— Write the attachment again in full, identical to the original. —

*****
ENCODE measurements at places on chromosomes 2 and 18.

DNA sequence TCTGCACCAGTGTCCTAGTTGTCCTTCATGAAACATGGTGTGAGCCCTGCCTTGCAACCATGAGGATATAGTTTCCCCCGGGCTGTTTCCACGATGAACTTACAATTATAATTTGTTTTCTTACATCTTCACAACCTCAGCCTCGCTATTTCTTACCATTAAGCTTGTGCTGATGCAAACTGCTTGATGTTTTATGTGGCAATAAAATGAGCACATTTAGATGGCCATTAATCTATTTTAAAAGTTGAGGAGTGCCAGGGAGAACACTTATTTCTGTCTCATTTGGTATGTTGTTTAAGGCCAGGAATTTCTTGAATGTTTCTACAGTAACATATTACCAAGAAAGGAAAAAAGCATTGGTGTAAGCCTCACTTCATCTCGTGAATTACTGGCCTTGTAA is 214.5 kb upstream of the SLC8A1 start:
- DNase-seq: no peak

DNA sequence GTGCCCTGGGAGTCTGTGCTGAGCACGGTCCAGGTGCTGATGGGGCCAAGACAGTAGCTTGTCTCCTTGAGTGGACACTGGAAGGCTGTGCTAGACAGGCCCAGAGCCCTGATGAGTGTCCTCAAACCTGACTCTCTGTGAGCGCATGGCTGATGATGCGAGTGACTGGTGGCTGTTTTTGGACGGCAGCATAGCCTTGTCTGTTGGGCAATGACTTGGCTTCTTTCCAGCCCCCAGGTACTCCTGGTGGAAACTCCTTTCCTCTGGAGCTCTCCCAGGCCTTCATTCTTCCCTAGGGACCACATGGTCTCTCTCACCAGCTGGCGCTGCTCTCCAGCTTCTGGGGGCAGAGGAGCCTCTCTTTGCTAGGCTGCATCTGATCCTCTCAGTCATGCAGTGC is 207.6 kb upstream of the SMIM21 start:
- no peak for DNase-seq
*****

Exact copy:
ENCODE measurements at places on chromosomes 2 and 18.

DNA sequence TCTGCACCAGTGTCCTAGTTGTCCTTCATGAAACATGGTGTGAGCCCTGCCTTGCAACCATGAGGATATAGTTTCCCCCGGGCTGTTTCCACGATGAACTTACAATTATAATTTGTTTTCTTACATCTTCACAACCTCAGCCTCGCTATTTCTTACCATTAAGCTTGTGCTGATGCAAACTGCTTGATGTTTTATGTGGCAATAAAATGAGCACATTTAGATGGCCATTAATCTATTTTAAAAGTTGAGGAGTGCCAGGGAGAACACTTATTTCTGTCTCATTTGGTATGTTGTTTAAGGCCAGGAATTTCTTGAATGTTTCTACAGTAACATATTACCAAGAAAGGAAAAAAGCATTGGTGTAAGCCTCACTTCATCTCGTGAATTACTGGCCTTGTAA is 214.5 kb upstream of the SLC8A1 start:
- DNase-seq: no peak

DNA sequence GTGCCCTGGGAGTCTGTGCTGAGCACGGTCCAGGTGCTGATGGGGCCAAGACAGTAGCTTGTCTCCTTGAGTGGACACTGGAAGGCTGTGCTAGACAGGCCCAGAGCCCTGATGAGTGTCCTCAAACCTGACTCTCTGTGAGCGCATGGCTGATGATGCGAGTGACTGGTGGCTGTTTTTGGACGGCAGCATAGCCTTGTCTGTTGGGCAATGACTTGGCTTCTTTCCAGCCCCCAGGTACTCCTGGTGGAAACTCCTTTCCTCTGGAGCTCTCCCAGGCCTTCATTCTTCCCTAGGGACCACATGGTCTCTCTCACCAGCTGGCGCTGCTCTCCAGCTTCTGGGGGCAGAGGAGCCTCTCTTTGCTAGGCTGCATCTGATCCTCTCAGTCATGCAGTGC is 207.6 kb upstream of the SMIM21 start:
- no peak for DNase-seq